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Guide to Underfloor Heating

Heating Control

Underfloor heating is becoming increasingly popular. This is mainly due to the increased levels of comfort and warmth it provides.

If you’re thinking about installing underfloor heating in your home, this guide will provide you with everything you need to know ­– from installation prices to pros and cons.

Read on to find out more about underfloor heating and get the information you need to decide whether it’s a suitable option for you.

What is underfloor heating?

Underfloor heating is a measure that warms your floors to provide your rooms with additional warmth and comfort. It can also be used as a primary source of heating. With a lower operating temperature of 40°C, this solution can help to reduce the amount of energy used by your boiler and radiators. It could therefore also help to reduce your home energy bills.

What are some of the pros and cons of underfloor heating?

To help you decide whether underfloor heating is suitable for your home, below we outline its main pros and cons.

Pros

  • Comfort – A particularly great addition to bathrooms and bedrooms.
  • Can heat larger areas than radiators
  • Provides an even distribution of heat
  • Lower required temperatures can help to lower energy bills
  • Provides an opportunity to free up space by removing the need for radiators
  • The underfloor elements won’t affect your home décor
  • Can be installed below wood, stone, tile or carpet floors
  • Floors will remain warm despite draughts or open windows
  • Can increase your property’s selling price

Cons

  • Can be expensive to install
  • Electric underfloor systems can be costly to run
  • Floors can take a while to heat up so timers are often necessary
  • Can be unsuitable for large, heavy furniture and fittings
  • Can require heavy renovation in older homes

What types of underfloor heating are available?

There are two main forms of underfloor heating. These are:

  1. Warm water/Wet underfloor heating

With this option, pipes linked to your boiler are placed beneath your floors. Warm water is then pumped through them to produce rising heat. Wet underfloor heating installations can be complex, so they are not suitable for DIY and the job can be expensive. However, running costs can be cheaper than electric underfloor heating. Wet underfloor heating is typically recommended for households that are being built from scratch or undergoing renovation.

  1. Electric underfloor heating ­

This is typically a cheaper option; it is usually recommended for existing homes. Wires connected to your mains supply are fitted underneath your floors with a sensor. This way you can regulate your heating with a thermostat. You can choose between loose-fit wiring (typically best suited to smaller areas), cables or mats (usually more suitable for larger spaces).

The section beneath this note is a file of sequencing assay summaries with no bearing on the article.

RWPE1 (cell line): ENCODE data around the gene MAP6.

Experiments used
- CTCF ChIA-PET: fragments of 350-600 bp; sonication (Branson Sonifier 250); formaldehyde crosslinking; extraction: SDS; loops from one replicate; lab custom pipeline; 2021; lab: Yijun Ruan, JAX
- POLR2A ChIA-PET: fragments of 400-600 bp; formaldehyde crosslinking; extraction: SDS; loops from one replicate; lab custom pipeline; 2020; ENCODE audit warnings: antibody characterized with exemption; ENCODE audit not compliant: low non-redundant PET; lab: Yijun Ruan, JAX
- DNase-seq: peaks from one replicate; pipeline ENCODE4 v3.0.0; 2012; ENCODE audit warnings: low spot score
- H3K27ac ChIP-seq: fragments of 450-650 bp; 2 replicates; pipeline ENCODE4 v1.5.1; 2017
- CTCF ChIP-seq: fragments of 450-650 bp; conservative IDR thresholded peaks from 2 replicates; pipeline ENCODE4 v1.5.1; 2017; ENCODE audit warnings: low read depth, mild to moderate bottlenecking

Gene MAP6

With electric underfloor heating, you’ll need to install a layer of insulation below the wiring or mats in order to prevent heat from being lost downwards. This option is less complicated than wet underfloor heating installations, so it can be performed DIY. However, running costs can be more expensive.

How much does underfloor heating cost to install?

Underfloor heating can be expensive. Costs can vary and tend to depend on factors such as:

  • Whether you select wet or electric underfloor heating
  • Whether the installation is part of a new build property plan, extension or being fitted into an older building
  • The type of flooring
  • The number of rooms to be fitted with underfloor heating

Electric underfloor heating costs

The mats for electric underfloor heating systems are typically priced at around £180 for 10 square meters. Other costs for factors such as insulation and heating controls will also be incurred. You may also have to pay for a qualified electrician to link the underfloor heating to your mains electricity supply.

Wet underfloor heating costs

This is the more expensive form of underfloor heating. Average costs range at around £2,000, with daily installation rates of approximately £300. Overall costs tend to depend on factors such as how close the rooms are to your boiler and where the room is located in your home (e.g. ground floor or higher).

What else can I do to make my home warm?

Underfloor heating is not the only way to make your home warm. The following measures can also help you heat your home more effectively and efficiently:

  • Insulation ­– Cavity wall insulation could help you save around £280 on your energy bills per year.
  • Draught-Proofing – Simple draught-proofing measures such as adding self-adhesive strips to your doors and windows could help you save around £20 a year.
  • Getting a new boiler installed – A new boiler could help you save up to £315 on your annual energy bill.
  • Invest in double-glazing for your windows – This could help you save up to £120 per year.

What else can I do to further reduce my home energy bills?

The most recommended way to reduce your energy bills is to switch energy suppliers. If you haven’t changed suppliers in a while, it’s likely that you’re overpaying for your household gas and electricity.

But not to worry, we provide a free online comparison tool which is designed to compare the best energy deals on the market.

Give our free comparison tool a try today. Alternatively, take a look at the rest of our energy guides for more advice on energy saving.

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